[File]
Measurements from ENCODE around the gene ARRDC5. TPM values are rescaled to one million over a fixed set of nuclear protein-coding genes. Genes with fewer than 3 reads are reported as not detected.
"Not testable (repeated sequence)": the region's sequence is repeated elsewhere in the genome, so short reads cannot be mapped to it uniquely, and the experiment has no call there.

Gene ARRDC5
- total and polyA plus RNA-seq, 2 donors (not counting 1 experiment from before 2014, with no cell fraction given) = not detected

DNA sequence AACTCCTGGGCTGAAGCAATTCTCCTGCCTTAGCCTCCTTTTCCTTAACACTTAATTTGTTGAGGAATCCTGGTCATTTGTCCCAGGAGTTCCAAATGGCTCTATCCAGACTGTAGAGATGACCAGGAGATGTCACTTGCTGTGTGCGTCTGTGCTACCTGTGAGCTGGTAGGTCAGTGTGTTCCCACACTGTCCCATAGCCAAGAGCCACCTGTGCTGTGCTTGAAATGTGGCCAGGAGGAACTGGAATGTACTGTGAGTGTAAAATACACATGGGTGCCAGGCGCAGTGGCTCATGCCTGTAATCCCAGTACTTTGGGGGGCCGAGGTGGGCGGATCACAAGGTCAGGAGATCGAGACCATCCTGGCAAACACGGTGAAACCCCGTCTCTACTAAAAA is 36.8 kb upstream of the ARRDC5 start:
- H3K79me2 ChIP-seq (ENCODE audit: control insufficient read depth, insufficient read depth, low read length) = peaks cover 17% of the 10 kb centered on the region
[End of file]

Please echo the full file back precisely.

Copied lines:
Measurements from ENCODE around the gene ARRDC5. TPM values are rescaled to one million over a fixed set of nuclear protein-coding genes. Genes with fewer than 3 reads are reported as not detected.
"Not testable (repeated sequence)": the region's sequence is repeated elsewhere in the genome, so short reads cannot be mapped to it uniquely, and the experiment has no call there.

Gene ARRDC5
- total and polyA plus RNA-seq, 2 donors (not counting 1 experiment from before 2014, with no cell fraction given) = not detected

DNA sequence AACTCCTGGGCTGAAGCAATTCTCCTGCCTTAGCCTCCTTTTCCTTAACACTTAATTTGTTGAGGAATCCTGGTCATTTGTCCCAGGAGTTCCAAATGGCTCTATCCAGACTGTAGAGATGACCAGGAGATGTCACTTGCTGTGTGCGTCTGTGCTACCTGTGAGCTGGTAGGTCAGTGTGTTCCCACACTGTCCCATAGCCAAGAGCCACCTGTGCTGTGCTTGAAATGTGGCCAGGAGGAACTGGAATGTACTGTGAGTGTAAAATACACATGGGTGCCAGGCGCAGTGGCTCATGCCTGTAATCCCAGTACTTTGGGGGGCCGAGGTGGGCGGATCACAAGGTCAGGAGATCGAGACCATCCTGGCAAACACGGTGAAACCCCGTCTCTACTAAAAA is 36.8 kb upstream of the ARRDC5 start:
- H3K79me2 ChIP-seq (ENCODE audit: control insufficient read depth, insufficient read depth, low read length) = peaks cover 17% of the 10 kb centered on the region